Weisberg, H.F., Krosnick, J.A., & Bowen, B.D. (1996). An Introduction to Survey Research, Polling, and Data Analysis. Third Edition. CA: Sage Publications. Written for the social scientist, and emphasizing polling more than academic survey research, this is still an excellent practical textbook about survey research. Good chapters on analyzing survey data, especially on the use of stratification to get the most of what you have collected.

    Williams, F. (1986). Reasoning With Statistics. How to Read Quantitative Research. Orlando, FL: Holt, Rinehart and Winston, Inc. Outlines methods and interpretations for common statistical tests, with brief explanations.


    Deep, S. & Sussman, L. (1993). What to Ask When You Don't Know What to Say. NY:MJF Books. Provides 555 questions for every business occasion, from handling obnoxious co- workers to making presentations.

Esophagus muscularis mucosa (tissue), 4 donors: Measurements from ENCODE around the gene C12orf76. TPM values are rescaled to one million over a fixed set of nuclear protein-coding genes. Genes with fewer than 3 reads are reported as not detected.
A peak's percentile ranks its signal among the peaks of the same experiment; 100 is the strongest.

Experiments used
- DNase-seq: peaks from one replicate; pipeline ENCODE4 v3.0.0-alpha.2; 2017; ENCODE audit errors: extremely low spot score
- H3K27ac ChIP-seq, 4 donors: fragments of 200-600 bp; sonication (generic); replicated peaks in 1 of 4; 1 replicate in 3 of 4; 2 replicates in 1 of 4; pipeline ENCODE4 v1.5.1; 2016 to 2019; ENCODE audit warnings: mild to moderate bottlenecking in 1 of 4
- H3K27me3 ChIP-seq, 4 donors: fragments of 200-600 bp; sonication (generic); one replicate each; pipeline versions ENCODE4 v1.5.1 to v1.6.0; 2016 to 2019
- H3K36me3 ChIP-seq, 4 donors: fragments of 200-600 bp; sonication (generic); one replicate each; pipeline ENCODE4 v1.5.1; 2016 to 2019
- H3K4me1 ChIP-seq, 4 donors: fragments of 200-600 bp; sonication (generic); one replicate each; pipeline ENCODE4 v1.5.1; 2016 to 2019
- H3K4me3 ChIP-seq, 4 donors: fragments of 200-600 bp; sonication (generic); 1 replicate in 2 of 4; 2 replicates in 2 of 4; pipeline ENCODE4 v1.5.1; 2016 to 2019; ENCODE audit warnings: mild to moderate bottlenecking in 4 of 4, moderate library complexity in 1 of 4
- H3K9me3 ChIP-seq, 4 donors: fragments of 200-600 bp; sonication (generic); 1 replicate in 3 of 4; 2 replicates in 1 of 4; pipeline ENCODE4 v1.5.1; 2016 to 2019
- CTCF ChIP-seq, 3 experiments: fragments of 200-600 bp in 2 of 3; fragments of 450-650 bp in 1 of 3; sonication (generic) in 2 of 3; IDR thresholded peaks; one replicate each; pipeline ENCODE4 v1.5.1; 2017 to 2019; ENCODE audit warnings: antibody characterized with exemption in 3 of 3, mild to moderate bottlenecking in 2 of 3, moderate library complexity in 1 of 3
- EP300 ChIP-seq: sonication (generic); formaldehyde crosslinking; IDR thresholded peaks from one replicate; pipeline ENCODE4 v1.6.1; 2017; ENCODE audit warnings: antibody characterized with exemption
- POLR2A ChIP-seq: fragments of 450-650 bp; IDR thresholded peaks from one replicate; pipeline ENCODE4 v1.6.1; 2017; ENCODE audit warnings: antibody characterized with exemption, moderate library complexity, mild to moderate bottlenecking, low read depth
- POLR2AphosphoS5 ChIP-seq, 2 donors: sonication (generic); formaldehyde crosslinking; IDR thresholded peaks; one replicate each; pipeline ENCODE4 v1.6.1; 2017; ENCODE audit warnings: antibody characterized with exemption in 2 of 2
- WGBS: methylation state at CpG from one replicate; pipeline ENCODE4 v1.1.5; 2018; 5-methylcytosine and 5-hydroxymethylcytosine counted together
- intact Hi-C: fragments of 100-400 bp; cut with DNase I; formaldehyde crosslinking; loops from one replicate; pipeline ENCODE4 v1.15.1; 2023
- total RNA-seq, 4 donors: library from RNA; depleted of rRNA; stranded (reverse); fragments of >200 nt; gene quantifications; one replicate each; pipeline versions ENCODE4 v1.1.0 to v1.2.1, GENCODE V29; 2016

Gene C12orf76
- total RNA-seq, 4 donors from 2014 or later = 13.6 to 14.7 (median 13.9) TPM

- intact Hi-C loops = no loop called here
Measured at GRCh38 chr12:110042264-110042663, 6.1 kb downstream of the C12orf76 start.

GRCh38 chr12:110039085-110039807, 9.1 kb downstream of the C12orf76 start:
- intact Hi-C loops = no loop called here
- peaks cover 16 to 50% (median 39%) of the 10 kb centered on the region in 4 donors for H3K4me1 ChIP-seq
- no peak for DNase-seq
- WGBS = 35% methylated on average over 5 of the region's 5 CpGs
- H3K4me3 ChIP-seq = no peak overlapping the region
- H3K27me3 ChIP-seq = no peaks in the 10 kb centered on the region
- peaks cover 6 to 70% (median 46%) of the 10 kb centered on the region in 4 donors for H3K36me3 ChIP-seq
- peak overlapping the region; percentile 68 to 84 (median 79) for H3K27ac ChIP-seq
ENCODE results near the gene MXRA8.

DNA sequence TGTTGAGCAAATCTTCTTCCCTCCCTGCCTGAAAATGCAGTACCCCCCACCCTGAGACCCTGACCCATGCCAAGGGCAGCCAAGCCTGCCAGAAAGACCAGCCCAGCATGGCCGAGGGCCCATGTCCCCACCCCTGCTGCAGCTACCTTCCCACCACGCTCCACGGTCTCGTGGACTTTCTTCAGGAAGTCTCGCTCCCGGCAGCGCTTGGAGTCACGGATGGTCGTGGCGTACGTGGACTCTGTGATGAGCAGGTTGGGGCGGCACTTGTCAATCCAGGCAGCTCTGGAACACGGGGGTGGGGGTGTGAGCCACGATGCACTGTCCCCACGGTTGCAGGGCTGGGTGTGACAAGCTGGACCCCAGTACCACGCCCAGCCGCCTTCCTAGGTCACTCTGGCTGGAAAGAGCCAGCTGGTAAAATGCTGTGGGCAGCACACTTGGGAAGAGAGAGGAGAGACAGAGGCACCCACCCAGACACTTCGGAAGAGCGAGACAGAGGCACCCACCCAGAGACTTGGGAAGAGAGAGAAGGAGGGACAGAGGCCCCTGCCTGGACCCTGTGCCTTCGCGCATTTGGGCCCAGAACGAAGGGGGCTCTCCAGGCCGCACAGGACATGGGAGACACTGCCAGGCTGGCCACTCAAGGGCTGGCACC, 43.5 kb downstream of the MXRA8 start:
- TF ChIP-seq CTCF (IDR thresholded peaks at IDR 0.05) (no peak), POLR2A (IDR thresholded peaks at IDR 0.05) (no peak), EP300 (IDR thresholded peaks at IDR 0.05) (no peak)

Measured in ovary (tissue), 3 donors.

Kimball, M.A. (2003). The Web Portfolio Guide. Creating Electronic Portfolios for the Web. NY: Longman. A manual that tries to meet the needs of several audiences - students, graduates and teachers - on how to create an online portfolio. Though Kimball devotes only one chapter to the academic professional, the entire book reads like it was meant for the teacher rather than for students. For sure, to make the most of this textbook, if it were to be used in class, the teacher must be Net-saavy enough to provide the technical expertise needed to make the most of the manual. Though repetitious on some points, it does provide a sequential approach to the planning, designing and revising of a Web portfolio, and does provide information about graphics and the hands-on tasks needed to keep the portfolio current. Provides insight on what to think about in putting together any portfolio (now being preferred over just a mere resume or CV for some professions) to show off what you can do to a potential employer.